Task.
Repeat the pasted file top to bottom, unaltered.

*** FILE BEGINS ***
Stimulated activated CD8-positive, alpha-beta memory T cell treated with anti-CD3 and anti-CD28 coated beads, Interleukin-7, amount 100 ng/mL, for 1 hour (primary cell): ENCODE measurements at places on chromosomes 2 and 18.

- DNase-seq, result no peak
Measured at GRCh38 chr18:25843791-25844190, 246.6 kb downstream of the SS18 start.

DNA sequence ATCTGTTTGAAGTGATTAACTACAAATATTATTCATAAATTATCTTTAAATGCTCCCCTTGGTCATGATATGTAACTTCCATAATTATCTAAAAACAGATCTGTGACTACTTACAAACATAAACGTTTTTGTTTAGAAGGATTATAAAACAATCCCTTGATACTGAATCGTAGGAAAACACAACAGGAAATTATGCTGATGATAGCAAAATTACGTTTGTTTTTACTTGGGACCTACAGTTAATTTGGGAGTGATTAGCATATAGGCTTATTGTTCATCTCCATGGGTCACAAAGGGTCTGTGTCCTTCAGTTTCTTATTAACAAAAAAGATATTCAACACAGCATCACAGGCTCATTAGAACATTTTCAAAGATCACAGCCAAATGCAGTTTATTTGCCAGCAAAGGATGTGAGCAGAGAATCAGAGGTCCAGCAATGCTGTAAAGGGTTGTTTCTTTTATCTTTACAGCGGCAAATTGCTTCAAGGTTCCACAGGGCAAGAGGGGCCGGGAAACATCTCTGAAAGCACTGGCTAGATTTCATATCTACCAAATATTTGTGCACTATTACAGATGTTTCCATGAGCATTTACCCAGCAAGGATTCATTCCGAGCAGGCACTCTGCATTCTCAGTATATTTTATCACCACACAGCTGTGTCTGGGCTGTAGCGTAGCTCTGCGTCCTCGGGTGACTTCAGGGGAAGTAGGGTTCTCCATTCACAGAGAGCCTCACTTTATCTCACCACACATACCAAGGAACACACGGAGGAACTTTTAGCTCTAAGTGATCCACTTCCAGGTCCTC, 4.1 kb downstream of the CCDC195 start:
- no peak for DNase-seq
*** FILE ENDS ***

Stimulated activated CD8-positive, alpha-beta memory T cell treated with anti-CD3 and anti-CD28 coated beads, Interleukin-7, amount 100 ng/mL, for 1 hour (primary cell): ENCODE measurements at places on chromosomes 2 and 18.

- DNase-seq, result no peak
Measured at GRCh38 chr18:25843791-25844190, 246.6 kb downstream of the SS18 start.

DNA sequence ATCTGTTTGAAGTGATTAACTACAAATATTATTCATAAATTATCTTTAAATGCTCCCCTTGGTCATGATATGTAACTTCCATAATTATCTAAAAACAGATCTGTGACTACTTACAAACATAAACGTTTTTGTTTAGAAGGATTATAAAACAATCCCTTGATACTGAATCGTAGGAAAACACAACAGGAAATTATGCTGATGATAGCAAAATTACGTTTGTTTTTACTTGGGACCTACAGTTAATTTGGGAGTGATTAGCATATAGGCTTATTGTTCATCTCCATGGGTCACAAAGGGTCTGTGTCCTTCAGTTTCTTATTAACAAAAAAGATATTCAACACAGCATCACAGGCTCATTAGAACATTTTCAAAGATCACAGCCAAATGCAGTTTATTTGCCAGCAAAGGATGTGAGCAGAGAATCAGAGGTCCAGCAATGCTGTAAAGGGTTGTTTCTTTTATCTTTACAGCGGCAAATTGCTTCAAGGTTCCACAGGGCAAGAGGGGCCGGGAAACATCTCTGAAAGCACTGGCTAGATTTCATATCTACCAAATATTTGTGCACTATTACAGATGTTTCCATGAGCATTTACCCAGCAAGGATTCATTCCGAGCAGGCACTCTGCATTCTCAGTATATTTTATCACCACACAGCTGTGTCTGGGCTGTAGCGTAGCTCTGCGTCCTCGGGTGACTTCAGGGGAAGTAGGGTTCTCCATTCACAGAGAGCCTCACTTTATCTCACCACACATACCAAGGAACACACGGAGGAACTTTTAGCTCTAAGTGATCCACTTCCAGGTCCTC, 4.1 kb downstream of the CCDC195 start:
- no peak for DNase-seq